If you have been bass fishing very long, you’ll understand that every good bass fisherman keeps spinnerbaits in his tackle box. But what are the different types, and when is the best time to use them? Well, I’ll answer that question in just a minute.

But I remember when I was growing up, that we would go out to a friend of the family’s property, which had a nice sized pond on it. This pond was absolutely loaded with bass. Now some people think pond bass fishing isn’t very exciting, but I am here to tell you that we pulled some whoppers out of that little pond! And we caught most of them on a tiny spinnerbait.

This tiny spinnerbait that we used was a bent (angled) shaft with one small, broad Colorado blade and a tiny one inch purple worm with a curly tail. We did not use any kind of skirt, just a purple a worm on a jig head. Normally we fished during the spring and summer, and we usually knocked them dead, catching many bass, most of them in excess of 3 pounds, even as high as 6 pounds and more.

This bait worked very well for me, but let’s get back to the different types of spinnerbaits and when to use each one. With spinnerbaits, you basically have two types of shafts, a straight shaft and an angled, or bent shaft. Most anglers, including myself, prefer the angled shaft spinnerbait because it presents the reflective blades a little more prominently in the water, and helps to keep the spinnerbait balanced, so the hook will ride up during the retrieve.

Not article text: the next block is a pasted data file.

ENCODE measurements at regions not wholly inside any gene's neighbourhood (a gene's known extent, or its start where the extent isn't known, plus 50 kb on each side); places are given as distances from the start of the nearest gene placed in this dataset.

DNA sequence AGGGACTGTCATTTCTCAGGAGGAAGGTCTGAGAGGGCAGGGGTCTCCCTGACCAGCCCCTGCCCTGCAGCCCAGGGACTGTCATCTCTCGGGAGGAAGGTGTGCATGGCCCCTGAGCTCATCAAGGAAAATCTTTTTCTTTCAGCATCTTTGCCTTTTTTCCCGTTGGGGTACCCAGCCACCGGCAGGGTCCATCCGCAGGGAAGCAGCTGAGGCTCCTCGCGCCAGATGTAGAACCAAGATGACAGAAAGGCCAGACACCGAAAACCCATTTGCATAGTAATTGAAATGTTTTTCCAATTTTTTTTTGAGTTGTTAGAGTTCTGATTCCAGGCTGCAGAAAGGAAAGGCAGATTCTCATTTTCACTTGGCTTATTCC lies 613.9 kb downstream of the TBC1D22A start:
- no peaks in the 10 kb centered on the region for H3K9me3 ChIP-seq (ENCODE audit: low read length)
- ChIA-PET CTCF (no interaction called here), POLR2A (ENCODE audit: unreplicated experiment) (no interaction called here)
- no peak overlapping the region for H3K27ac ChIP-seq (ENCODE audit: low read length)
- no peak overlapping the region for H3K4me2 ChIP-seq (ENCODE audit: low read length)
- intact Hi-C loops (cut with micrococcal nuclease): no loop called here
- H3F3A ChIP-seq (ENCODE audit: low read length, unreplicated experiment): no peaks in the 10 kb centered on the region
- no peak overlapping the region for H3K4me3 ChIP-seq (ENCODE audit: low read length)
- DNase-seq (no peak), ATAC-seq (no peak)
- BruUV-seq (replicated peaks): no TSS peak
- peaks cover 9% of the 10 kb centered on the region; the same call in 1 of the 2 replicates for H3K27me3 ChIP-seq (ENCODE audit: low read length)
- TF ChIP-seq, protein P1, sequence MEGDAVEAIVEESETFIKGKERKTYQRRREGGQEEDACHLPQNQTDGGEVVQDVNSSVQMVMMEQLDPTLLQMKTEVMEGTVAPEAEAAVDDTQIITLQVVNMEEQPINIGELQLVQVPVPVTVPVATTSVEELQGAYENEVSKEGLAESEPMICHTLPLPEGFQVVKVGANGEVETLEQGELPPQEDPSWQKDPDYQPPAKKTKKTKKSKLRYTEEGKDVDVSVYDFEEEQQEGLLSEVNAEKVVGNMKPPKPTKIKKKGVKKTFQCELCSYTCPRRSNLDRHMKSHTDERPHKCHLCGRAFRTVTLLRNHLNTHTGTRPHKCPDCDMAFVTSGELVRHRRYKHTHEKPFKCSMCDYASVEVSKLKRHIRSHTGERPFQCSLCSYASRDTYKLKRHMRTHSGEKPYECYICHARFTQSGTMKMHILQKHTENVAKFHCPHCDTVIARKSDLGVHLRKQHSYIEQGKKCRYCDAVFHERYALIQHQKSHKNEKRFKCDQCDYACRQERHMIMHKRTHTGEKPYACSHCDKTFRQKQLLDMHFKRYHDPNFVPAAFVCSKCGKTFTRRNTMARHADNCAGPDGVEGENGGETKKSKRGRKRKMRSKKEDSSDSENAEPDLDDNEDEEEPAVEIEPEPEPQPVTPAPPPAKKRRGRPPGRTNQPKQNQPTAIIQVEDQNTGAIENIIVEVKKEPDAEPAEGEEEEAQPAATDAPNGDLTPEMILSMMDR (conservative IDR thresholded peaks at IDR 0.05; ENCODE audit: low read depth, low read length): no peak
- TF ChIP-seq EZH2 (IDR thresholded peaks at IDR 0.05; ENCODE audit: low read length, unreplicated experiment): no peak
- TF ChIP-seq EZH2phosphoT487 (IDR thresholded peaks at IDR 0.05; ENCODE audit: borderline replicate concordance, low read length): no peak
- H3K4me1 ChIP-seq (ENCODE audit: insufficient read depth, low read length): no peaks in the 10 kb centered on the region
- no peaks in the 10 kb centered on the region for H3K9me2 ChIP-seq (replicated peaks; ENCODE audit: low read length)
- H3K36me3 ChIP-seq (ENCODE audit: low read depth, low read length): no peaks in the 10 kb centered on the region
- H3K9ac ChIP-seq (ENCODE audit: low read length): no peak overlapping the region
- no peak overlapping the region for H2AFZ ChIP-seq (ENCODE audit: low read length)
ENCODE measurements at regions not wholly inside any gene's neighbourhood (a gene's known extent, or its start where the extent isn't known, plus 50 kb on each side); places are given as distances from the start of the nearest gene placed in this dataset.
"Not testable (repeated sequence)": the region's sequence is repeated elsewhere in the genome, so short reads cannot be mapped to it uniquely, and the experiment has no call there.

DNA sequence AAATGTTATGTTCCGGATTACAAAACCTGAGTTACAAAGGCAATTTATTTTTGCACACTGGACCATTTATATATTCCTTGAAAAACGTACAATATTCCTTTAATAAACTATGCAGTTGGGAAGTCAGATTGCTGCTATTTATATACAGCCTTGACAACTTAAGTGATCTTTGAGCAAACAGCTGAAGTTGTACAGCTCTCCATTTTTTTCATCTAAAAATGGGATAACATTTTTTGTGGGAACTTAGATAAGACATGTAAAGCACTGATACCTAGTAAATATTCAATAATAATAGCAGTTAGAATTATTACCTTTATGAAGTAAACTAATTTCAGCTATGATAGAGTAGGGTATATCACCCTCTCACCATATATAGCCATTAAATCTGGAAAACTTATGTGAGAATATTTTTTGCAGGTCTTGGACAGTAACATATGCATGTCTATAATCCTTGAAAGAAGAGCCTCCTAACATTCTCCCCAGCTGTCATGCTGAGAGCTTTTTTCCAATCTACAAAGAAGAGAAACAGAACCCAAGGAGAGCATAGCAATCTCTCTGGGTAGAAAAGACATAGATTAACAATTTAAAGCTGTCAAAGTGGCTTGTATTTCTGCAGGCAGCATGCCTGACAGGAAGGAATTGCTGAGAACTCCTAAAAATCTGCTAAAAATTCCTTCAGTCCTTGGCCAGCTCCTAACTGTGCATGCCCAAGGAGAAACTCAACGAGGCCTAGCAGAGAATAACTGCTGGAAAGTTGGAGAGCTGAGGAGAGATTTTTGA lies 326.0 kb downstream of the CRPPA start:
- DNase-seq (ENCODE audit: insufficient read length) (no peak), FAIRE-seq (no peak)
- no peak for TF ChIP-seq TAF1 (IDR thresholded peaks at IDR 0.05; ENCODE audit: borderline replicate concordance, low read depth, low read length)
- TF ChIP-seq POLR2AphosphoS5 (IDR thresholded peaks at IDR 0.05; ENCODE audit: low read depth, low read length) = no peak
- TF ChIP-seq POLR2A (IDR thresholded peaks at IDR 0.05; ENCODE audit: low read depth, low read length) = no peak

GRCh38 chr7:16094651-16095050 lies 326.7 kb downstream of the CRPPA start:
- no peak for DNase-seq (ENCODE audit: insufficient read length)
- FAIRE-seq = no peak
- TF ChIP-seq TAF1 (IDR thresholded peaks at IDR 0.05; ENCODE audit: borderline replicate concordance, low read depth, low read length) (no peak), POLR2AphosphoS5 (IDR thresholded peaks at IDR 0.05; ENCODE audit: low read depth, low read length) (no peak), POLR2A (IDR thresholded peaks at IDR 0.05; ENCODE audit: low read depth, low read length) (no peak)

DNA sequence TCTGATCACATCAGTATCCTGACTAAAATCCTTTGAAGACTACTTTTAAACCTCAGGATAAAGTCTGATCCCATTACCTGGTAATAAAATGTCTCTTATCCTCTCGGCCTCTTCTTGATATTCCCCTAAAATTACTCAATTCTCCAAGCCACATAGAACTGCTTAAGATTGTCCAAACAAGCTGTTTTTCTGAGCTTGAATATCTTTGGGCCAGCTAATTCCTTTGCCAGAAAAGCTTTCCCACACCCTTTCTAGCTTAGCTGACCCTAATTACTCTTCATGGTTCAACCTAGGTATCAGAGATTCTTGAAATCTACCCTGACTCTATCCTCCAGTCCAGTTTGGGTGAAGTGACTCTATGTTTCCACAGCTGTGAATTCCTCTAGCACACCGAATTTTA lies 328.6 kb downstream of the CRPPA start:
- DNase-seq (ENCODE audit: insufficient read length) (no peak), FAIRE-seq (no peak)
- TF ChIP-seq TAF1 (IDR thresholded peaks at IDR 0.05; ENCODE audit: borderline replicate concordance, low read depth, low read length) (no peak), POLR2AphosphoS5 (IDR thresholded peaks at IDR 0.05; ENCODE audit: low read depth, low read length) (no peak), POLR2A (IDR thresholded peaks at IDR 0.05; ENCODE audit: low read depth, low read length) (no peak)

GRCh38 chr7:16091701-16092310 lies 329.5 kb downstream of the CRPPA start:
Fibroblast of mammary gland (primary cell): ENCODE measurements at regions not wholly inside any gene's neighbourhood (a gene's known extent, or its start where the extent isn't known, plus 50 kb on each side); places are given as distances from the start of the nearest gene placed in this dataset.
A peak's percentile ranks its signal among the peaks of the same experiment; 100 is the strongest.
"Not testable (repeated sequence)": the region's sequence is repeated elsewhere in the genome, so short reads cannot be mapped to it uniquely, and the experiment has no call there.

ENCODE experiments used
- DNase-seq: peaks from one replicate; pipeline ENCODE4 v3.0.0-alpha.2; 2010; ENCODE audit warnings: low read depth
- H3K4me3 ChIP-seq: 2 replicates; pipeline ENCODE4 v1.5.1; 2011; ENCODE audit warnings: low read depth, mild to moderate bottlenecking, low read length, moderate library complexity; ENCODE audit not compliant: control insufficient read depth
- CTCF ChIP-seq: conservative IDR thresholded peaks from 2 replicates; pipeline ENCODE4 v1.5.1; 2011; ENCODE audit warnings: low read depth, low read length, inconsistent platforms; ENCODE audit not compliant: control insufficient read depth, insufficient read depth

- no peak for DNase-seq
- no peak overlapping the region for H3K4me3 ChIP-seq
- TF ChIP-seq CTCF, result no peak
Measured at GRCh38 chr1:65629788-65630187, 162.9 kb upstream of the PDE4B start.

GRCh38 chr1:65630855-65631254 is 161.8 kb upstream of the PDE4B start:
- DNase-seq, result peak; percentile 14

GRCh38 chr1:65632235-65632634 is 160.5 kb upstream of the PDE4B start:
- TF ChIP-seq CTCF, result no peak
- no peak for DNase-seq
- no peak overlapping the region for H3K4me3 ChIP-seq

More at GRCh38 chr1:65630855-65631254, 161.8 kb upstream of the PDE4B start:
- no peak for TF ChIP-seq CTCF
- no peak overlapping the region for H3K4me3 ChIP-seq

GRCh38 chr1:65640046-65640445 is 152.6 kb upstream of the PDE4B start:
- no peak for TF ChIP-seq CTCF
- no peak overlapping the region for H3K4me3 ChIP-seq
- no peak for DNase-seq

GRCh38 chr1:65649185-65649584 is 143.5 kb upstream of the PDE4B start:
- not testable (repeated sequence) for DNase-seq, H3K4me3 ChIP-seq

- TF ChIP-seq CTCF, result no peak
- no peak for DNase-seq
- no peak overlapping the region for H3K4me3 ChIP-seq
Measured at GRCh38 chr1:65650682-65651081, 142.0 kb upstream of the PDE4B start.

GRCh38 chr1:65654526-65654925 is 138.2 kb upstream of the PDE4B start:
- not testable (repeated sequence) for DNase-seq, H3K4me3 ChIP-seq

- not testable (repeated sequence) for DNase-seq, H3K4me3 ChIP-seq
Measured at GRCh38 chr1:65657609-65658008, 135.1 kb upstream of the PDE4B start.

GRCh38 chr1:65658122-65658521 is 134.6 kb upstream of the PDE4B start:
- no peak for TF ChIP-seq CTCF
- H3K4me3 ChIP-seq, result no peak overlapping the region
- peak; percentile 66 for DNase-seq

Spinnerbait Blades

There are three basic types of spinnerbait blades.

  • The elongated willow blade looks like a an oval with two hard corners on either end. These blades are good for general fishing in multiple types of conditions, as they provide a lot of reflection and some vibration in the water as well.
  • The broad shaped Colorado blade creates more vibration in the water, and therefore can be retrieved slowly. This makes this type of blade good for cold weather conditions, and murky water.
  • The tear shaped Indiana blade is good for warmer water conditions, with slightly murky water.

Many spinnerbaits have multiple blades, and can even have blades of different types on the same lure. Stick with the basics, and then experiment with some of the combinations available.

    Spinnerbait Skirts

    After the jig head, many spinnerbaits are equipped with a skirt, usually made of silicone or rubber. The skirt hides the hook, and helps to make the spinnerbait (somewhat) weedless. Using a weedless hook with your spinnerbaits can ensure the ease of retrieve through heavy cover. The color of the jig head and skirt is up to some experimentation, but stick the basics, use more natural colors in clear water, and the more vibrant colors in murky water.

    So that’s spinnerbaits in a nutshell. Again, the basic spinnerbait componens are a shaft, blade(s), a jig head and skirting or a worm. Spinnerbaits are very popular baits, and have yielded some good bass in many different locations.

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